Travis County Commissioners Court orders Central Health audit of Dell Medical funding – The Daily Texan
The Travis County Commissioners Court on Tuesday ordered an audit of Central Health in response to growing concerns that it improperly provided funding to Dell Medical School.
Central Health, Travis County’s public health district, has given $35 million a year to Dell Medical School since 2014, according to a OK between the two organizations to improve health care in the county. Critics have alleged for years that Dell Medical improperly received funds from Central Health because the money was not used to provide health care to low-income residents.
A 2017 court case against Central Health argued that the agency does not have the authority to give those funds. A report released in March by the Austin Chapter of the NAACP and the local district of the League of United Latin American Citizens identified “red flags” in Central Health funding at Dell Medical School.
“Dell Medical School received $280 million from (Central Health) but never produced documentation of the amount and type of direct health care it provided for those funds,” the report said.
Funding for Dell Medical School comes from a tax increase approved in 2012. Critics said the ballot language because the 2012 proposal requires that central health funding be used to provide health care to low-income residents, according to the NAACP and LULAC report.
Speakers at the Travis County Court of Commissioners meeting in support of Central Health argued that the agency is already being audited every five years. However, the March report said an independent audit would differ from existing performance reviews because it would examine whether the financial statements were accurate and complied with regulations that dictate how Central Health can spend funds.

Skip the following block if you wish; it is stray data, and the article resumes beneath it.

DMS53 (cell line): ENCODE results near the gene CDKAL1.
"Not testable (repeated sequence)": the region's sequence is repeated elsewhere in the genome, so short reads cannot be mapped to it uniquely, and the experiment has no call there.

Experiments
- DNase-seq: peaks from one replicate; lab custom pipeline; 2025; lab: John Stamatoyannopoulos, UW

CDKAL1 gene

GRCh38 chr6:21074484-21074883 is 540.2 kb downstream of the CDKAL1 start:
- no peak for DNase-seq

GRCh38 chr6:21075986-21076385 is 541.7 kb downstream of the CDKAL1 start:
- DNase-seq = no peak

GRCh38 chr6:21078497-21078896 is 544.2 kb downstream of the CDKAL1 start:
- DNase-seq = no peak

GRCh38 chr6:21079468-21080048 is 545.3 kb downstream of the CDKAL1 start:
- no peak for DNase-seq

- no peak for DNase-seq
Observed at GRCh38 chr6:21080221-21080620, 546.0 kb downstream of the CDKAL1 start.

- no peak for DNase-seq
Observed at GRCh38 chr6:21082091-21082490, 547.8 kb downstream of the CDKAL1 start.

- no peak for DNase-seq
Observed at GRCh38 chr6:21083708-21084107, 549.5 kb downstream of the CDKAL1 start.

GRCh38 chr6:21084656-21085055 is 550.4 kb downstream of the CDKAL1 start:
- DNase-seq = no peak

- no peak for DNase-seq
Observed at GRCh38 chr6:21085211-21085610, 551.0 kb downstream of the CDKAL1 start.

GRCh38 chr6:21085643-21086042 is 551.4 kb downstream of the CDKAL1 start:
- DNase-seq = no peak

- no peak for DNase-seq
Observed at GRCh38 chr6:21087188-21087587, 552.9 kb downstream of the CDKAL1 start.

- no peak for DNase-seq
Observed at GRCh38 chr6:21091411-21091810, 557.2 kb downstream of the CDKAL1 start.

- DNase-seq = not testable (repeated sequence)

Peck Young, an independent audit advocate, said he will check whether taxpayers’ money is being spent properly.
“We don’t think demanding full transparency to vindicate the integrity and competence of Central Health’s stewardship of public funds should be such a struggle,” Young said. “We just think what we’re asking for is an opportunity to find out how the money was spent.”
Mike Geeslin, president and CEO of Central Health, said he welcomes the audit as long as the review is transparent and robust.
“At Central Health, we fully support performance reviews,” Geeslin said. “That’s why it’s part of what we’ve done in the past. It’s an important part of how we set strategy and work with the community to deliver health care to those who need it most.
Ted Burton, vice president of communications at Central Health, said representatives from Dell Medical School will report on how they spend Central Health funding at a board meeting. Meet tomorrow.
All five members of the tribunal voted unanimously to approve an independent audit of the health district. Commissioners Ann Howard and Margaret Gómez will form a subcommittee to determine more details about the audit.
Young said the commissioners’ court ruling was a step in the right direction.
“We have details to iron out on the audit in terms of exactly how it went in terms of internal details,” Young said. “But the good news is that the concept is there, the funding is there. What we need to do is…build it steadily.